Objective ADHD Diagnosis – Around the corner?

by Karoli on September 7, 2006 · 3 comments

Boston Life Sciences recently secured a patent for an objective diagnostic test for ADHD by measuring dopamine levels via imaging data.

In addition to methods used to objectively diagnose ADHD in adults or children, the patent covers methods that could enable physicians to determine the most effective ADHD drug treatment and/or dosage level for an individual patient, monitor the long-term progress of treatment for ADHD, and aid in identifying individuals at risk for ADHD.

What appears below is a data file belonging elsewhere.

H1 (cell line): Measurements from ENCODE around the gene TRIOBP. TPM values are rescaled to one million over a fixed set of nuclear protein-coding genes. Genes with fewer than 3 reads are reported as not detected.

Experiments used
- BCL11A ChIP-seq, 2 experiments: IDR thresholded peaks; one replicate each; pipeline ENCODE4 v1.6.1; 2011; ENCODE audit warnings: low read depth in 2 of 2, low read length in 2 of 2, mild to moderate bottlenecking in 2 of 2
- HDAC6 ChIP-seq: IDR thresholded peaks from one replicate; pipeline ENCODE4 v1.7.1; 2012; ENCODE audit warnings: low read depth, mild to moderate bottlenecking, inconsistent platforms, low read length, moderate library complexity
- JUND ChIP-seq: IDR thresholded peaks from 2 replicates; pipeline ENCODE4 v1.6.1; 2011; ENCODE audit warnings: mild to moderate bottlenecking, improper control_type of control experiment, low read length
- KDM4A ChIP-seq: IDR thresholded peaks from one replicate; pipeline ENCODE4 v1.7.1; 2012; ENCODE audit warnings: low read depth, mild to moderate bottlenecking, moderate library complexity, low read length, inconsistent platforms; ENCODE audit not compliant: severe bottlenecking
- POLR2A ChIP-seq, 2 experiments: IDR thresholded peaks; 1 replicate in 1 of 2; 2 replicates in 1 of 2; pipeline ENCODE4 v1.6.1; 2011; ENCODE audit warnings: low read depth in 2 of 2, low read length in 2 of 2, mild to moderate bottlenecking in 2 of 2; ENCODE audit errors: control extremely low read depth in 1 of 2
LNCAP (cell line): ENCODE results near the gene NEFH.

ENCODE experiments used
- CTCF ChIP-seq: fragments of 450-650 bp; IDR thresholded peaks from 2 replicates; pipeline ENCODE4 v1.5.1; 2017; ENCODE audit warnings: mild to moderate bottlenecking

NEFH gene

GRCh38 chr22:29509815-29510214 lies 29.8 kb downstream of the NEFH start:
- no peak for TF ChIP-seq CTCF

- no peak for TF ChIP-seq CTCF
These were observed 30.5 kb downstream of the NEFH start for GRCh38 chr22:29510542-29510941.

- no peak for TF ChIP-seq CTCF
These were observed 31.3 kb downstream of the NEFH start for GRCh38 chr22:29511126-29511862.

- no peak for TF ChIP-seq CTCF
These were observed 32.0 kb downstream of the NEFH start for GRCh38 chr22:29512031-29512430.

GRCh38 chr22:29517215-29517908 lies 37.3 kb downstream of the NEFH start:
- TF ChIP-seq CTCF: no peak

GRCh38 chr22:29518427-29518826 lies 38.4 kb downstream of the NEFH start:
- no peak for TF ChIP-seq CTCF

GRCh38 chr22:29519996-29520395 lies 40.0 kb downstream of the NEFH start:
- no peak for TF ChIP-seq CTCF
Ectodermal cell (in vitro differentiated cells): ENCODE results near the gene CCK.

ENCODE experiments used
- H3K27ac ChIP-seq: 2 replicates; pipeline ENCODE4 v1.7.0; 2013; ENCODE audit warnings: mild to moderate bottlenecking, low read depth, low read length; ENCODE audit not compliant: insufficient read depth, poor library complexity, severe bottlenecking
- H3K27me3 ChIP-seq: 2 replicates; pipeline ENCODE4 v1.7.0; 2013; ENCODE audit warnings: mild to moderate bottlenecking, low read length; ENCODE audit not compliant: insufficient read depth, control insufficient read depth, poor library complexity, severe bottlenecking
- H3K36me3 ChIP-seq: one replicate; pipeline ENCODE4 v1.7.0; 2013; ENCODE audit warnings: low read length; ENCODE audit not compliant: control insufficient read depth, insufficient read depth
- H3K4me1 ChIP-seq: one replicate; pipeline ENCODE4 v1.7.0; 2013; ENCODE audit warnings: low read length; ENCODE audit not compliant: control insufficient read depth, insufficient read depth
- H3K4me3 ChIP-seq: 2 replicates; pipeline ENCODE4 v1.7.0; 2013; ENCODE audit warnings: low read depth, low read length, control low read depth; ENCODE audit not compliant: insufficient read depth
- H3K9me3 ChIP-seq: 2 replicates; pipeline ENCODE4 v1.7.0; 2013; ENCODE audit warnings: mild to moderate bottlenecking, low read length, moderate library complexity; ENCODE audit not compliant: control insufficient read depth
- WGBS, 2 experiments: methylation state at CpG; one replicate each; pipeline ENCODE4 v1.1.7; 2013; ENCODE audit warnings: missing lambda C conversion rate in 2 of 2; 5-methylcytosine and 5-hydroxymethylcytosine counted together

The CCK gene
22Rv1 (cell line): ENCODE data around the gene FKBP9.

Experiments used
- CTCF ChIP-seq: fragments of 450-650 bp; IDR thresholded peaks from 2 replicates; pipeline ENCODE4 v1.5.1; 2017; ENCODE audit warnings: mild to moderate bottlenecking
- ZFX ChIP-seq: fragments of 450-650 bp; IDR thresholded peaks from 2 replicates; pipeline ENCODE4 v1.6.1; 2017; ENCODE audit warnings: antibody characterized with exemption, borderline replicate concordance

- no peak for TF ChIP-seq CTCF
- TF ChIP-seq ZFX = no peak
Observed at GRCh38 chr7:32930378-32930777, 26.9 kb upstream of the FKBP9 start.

Here is how they say it works, in a nutshell. A special imaging agent that binds to dopamine transporters is administered, then SPECT and PET scans are done to measure actual dopamine levels.

This is very cool news. If it works and is actually approved, it would be a wonderfully effective way to arrive at a true diagnosis, as well as squash the murmurs that ADHD is merely an invention.

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